It’s wild. It’s new. It turns men on

Yitzhak Laor

  • The Same Sea by Amos Oz
    Chatto, 201 pp, £15.99, February 2001, ISBN 0 7011 6924 9

The best thing about Amos Oz’s novel in verse is almost untranslatable: his Hebrew poetry is too dense for any European language to convey. The musicality and rhythm are impressive, and Oz’s mastery of free indirect speech allows him to effect a continuous movement between his narrator and his characters. Free indirect speech plays a major role in modern Hebrew prose, partly because it is an aestheticised (civilised, liberal) means of choking off the Other’s voice, leaving him or her the right to speak only on condition that the ‘I’ has the final say. Yet, when Oz speaks to himself, about himself, for the first time in his long public career, he sounds more sincere than he ever has in interview or public discussion, where he always sounds worse than phoney. ‘Dear parents, dear Fania and Arie, it’s night now and I’m in my room/in Arad, alone.’ Then the direct address: ‘Dad you stand up,/stooped. Mother you are sitting, erect and beautiful. Dad you appear to/insist, refusing to open the window. But you Mother won’t give in./In the deep darkness you weep in vain in a whisper,/in whispers Dad you try to explain.’ Why is this so persuasive? Is it that good? Do I find it moving because for years Oz’s role as a Zionist icon, semi-official fund-raising ambassador to Ivy League and Oxbridge donors, seemed ridiculous? Every personal story was always in a way a story about ‘us’, the Zionist ‘dream’, or the Zionist nightmare.

The Same Sea deals with ethnicity, a fact which doesn’t really come across in the translation, except in terms of the biographical details of the protagonists, and of the ‘traditional pre-modern’ background of Nadia, the beautiful dead woman: ‘At sixteen and a half, in a country town, she was married to a well-off relative./A widower aged thirty. It was the custom/to marry daughters within the family.’ But then on her arrival in Israel, where people ‘even more Oriental’ than Balkan Jews like her were modernised, this tender, almost mute woman is remarried to Albert Danon, the protagonist. The English reader, however, cannot tell that in terms of Israel’s ‘mainstream’ culture, these characters are ‘others’. In the Hebrew, by contrast, the protagonists’ names (Danon, Rico, Albert, Bettine), the town of Bat Yam and the way all these are pronounced, sometimes even the wonderful language the characters use, signal this element of ethnicity very clearly.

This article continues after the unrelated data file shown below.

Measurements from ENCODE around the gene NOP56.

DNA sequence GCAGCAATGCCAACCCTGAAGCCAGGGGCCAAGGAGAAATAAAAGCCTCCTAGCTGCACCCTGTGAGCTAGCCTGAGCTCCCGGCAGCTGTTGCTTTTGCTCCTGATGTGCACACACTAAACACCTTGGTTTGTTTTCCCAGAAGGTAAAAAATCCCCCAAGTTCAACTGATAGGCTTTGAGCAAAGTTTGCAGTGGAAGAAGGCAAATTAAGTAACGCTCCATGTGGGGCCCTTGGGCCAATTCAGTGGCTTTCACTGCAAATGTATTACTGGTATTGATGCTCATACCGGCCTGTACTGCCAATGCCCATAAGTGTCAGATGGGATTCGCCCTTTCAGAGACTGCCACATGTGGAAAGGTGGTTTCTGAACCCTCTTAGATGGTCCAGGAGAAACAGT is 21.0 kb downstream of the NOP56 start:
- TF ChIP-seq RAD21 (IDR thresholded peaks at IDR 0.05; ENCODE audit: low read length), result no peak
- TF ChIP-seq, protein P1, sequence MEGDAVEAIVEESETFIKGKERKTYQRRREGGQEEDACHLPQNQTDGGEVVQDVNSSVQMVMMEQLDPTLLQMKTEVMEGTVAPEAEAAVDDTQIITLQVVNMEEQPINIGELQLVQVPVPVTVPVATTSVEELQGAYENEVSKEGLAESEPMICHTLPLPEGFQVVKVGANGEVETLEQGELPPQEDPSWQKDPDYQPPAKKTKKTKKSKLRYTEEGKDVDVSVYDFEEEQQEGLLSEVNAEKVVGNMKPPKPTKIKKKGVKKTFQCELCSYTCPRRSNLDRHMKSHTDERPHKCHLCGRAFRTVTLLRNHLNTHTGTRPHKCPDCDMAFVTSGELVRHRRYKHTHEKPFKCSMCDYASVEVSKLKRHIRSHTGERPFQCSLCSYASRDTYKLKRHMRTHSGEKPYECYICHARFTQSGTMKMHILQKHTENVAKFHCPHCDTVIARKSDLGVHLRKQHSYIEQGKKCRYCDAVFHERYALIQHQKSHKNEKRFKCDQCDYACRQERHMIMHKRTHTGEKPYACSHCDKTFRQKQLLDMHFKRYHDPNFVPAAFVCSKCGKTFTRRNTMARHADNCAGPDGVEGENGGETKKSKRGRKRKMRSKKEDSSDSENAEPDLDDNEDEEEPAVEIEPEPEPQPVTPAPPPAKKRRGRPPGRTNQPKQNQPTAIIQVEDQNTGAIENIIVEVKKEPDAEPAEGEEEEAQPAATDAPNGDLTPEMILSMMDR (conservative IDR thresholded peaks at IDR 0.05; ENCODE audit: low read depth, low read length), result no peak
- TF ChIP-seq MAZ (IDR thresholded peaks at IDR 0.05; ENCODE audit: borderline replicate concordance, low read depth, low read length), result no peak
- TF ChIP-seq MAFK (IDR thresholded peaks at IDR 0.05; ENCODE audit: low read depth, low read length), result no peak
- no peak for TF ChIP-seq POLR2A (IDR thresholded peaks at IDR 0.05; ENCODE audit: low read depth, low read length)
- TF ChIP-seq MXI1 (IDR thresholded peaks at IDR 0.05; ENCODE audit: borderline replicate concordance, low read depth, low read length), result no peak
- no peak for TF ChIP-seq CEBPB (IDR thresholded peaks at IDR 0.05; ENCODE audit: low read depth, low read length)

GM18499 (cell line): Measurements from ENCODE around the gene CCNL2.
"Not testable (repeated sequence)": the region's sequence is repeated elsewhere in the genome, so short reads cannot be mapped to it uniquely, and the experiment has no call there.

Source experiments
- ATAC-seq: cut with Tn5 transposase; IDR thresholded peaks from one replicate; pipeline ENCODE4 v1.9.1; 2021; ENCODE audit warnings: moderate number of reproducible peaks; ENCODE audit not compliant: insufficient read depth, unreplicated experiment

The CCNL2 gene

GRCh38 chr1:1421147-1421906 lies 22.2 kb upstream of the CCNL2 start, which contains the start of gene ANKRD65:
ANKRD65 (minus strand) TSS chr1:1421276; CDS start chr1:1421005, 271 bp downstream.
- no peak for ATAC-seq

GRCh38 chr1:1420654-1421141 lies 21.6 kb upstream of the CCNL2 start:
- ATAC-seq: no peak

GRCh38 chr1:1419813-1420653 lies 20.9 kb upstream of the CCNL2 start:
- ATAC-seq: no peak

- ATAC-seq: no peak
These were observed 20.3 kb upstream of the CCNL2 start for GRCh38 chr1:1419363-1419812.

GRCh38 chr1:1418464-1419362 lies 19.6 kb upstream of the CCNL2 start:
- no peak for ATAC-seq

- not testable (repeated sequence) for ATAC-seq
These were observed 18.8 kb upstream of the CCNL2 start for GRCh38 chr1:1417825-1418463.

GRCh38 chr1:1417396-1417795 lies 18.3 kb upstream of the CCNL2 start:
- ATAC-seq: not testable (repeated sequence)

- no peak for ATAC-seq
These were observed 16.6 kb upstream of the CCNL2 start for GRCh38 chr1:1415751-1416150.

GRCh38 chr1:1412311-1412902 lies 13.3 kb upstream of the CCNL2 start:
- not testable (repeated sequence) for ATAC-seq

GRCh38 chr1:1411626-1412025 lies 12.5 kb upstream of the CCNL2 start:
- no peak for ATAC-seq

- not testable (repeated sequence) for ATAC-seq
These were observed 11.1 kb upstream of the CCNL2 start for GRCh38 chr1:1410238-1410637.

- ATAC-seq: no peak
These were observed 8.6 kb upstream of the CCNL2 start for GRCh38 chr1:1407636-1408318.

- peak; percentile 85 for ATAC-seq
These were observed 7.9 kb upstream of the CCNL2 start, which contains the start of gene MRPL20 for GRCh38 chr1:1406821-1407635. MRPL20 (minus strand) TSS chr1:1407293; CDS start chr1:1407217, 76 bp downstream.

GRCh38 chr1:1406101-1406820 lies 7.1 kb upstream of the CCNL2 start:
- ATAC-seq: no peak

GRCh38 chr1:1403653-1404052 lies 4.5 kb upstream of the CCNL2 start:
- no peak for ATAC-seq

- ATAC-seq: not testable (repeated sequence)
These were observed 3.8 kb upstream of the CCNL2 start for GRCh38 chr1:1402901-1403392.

Why might Israeli readers be thought to want an account of ethnicity which avoids any sense of the long repressed history of the Sephardic community in Israel? Why is this story about Balkan Jews (from Sarajevo, Sofia, Crete etc) and not, say, about ‘plain Israelis’ as the English reader might construe them? A very particular deferential otherness is being depicted here, timid, ‘exotic’, non-complaining, submissive, repressed/repressing: one which allows a Hebrew reader to celebrate Israel’s ‘multi-ethnic identity’ without in any way threatening the fragile dream of New Israel. The deeper the political crisis in Israel, the more obsessed our culture becomes with identity. The interesting thing is that Oz makes every effort to suppress the more obdurate, irreconcilable otherness which permeates Israeli society. He does so by telling a minor story about wonderfully meek people living on the margins of ‘sinful’ Tel Aviv. And again, one must give him his due: the old Balkan Hebrew idiom is beautifully intertwined with his own voice.

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